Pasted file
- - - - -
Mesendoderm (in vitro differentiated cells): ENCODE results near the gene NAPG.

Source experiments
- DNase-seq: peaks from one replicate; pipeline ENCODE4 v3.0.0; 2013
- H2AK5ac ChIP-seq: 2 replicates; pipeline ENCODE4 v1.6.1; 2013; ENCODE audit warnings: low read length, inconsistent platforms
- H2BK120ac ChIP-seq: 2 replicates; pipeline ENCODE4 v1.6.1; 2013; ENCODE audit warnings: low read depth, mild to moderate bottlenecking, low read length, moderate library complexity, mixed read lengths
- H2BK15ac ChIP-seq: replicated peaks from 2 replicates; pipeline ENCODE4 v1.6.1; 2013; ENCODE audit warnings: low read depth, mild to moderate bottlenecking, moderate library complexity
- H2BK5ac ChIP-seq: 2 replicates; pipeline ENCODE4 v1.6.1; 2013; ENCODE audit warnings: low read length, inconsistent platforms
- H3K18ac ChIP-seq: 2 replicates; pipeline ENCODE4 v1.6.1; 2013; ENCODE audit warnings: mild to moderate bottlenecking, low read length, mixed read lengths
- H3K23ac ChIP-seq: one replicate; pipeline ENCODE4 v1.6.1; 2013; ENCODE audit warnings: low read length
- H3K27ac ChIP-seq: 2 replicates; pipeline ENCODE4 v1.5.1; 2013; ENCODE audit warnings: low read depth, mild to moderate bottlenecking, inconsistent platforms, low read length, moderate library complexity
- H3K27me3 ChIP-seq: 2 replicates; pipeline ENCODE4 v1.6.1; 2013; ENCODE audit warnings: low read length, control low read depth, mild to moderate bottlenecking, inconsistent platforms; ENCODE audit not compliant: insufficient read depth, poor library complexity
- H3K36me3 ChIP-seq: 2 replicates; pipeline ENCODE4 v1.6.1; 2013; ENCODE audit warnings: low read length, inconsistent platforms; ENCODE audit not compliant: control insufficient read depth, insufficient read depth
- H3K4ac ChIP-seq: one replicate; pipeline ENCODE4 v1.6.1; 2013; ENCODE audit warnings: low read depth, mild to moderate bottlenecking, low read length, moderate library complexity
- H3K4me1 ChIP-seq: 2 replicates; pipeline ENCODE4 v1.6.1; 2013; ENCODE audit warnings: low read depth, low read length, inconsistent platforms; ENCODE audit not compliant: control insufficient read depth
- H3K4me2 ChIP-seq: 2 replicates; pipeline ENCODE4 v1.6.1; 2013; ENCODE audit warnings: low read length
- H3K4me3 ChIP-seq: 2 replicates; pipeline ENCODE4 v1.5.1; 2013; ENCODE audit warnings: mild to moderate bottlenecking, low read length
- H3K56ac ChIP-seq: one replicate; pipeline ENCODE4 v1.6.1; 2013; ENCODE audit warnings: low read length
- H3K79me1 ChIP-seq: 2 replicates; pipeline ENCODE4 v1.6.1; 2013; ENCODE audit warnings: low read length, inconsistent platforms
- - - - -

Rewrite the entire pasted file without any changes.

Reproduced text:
Mesendoderm (in vitro differentiated cells): ENCODE results near the gene NAPG.

Source experiments
- DNase-seq: peaks from one replicate; pipeline ENCODE4 v3.0.0; 2013
- H2AK5ac ChIP-seq: 2 replicates; pipeline ENCODE4 v1.6.1; 2013; ENCODE audit warnings: low read length, inconsistent platforms
- H2BK120ac ChIP-seq: 2 replicates; pipeline ENCODE4 v1.6.1; 2013; ENCODE audit warnings: low read depth, mild to moderate bottlenecking, low read length, moderate library complexity, mixed read lengths
- H2BK15ac ChIP-seq: replicated peaks from 2 replicates; pipeline ENCODE4 v1.6.1; 2013; ENCODE audit warnings: low read depth, mild to moderate bottlenecking, moderate library complexity
- H2BK5ac ChIP-seq: 2 replicates; pipeline ENCODE4 v1.6.1; 2013; ENCODE audit warnings: low read length, inconsistent platforms
- H3K18ac ChIP-seq: 2 replicates; pipeline ENCODE4 v1.6.1; 2013; ENCODE audit warnings: mild to moderate bottlenecking, low read length, mixed read lengths
- H3K23ac ChIP-seq: one replicate; pipeline ENCODE4 v1.6.1; 2013; ENCODE audit warnings: low read length
- H3K27ac ChIP-seq: 2 replicates; pipeline ENCODE4 v1.5.1; 2013; ENCODE audit warnings: low read depth, mild to moderate bottlenecking, inconsistent platforms, low read length, moderate library complexity
- H3K27me3 ChIP-seq: 2 replicates; pipeline ENCODE4 v1.6.1; 2013; ENCODE audit warnings: low read length, control low read depth, mild to moderate bottlenecking, inconsistent platforms; ENCODE audit not compliant: insufficient read depth, poor library complexity
- H3K36me3 ChIP-seq: 2 replicates; pipeline ENCODE4 v1.6.1; 2013; ENCODE audit warnings: low read length, inconsistent platforms; ENCODE audit not compliant: control insufficient read depth, insufficient read depth
- H3K4ac ChIP-seq: one replicate; pipeline ENCODE4 v1.6.1; 2013; ENCODE audit warnings: low read depth, mild to moderate bottlenecking, low read length, moderate library complexity
- H3K4me1 ChIP-seq: 2 replicates; pipeline ENCODE4 v1.6.1; 2013; ENCODE audit warnings: low read depth, low read length, inconsistent platforms; ENCODE audit not compliant: control insufficient read depth
- H3K4me2 ChIP-seq: 2 replicates; pipeline ENCODE4 v1.6.1; 2013; ENCODE audit warnings: low read length
- H3K4me3 ChIP-seq: 2 replicates; pipeline ENCODE4 v1.5.1; 2013; ENCODE audit warnings: mild to moderate bottlenecking, low read length
- H3K56ac ChIP-seq: one replicate; pipeline ENCODE4 v1.6.1; 2013; ENCODE audit warnings: low read length
- H3K79me1 ChIP-seq: 2 replicates; pipeline ENCODE4 v1.6.1; 2013; ENCODE audit warnings: low read length, inconsistent platforms